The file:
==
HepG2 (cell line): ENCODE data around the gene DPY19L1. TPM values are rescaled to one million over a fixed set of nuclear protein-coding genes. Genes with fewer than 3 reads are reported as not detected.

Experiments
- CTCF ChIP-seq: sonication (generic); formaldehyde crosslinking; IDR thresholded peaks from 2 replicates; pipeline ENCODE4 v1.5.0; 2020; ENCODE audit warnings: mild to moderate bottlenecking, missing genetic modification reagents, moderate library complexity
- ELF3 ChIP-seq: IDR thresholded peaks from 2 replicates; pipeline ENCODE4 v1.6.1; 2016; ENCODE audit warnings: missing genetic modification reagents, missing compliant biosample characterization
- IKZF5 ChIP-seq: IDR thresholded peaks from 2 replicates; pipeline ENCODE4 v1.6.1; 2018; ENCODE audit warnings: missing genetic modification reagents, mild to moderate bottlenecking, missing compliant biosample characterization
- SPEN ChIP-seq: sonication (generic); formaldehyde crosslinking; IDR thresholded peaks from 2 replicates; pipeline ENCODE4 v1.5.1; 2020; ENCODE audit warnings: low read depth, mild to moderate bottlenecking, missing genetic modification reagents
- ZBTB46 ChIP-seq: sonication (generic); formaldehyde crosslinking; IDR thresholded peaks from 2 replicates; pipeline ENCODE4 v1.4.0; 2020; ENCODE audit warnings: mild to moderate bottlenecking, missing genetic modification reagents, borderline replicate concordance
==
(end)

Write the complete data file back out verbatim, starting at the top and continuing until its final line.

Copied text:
HepG2 (cell line): ENCODE data around the gene DPY19L1. TPM values are rescaled to one million over a fixed set of nuclear protein-coding genes. Genes with fewer than 3 reads are reported as not detected.

Experiments
- CTCF ChIP-seq: sonication (generic); formaldehyde crosslinking; IDR thresholded peaks from 2 replicates; pipeline ENCODE4 v1.5.0; 2020; ENCODE audit warnings: mild to moderate bottlenecking, missing genetic modification reagents, moderate library complexity
- ELF3 ChIP-seq: IDR thresholded peaks from 2 replicates; pipeline ENCODE4 v1.6.1; 2016; ENCODE audit warnings: missing genetic modification reagents, missing compliant biosample characterization
- IKZF5 ChIP-seq: IDR thresholded peaks from 2 replicates; pipeline ENCODE4 v1.6.1; 2018; ENCODE audit warnings: missing genetic modification reagents, mild to moderate bottlenecking, missing compliant biosample characterization
- SPEN ChIP-seq: sonication (generic); formaldehyde crosslinking; IDR thresholded peaks from 2 replicates; pipeline ENCODE4 v1.5.1; 2020; ENCODE audit warnings: low read depth, mild to moderate bottlenecking, missing genetic modification reagents
- ZBTB46 ChIP-seq: sonication (generic); formaldehyde crosslinking; IDR thresholded peaks from 2 replicates; pipeline ENCODE4 v1.4.0; 2020; ENCODE audit warnings: mild to moderate bottlenecking, missing genetic modification reagents, borderline replicate concordance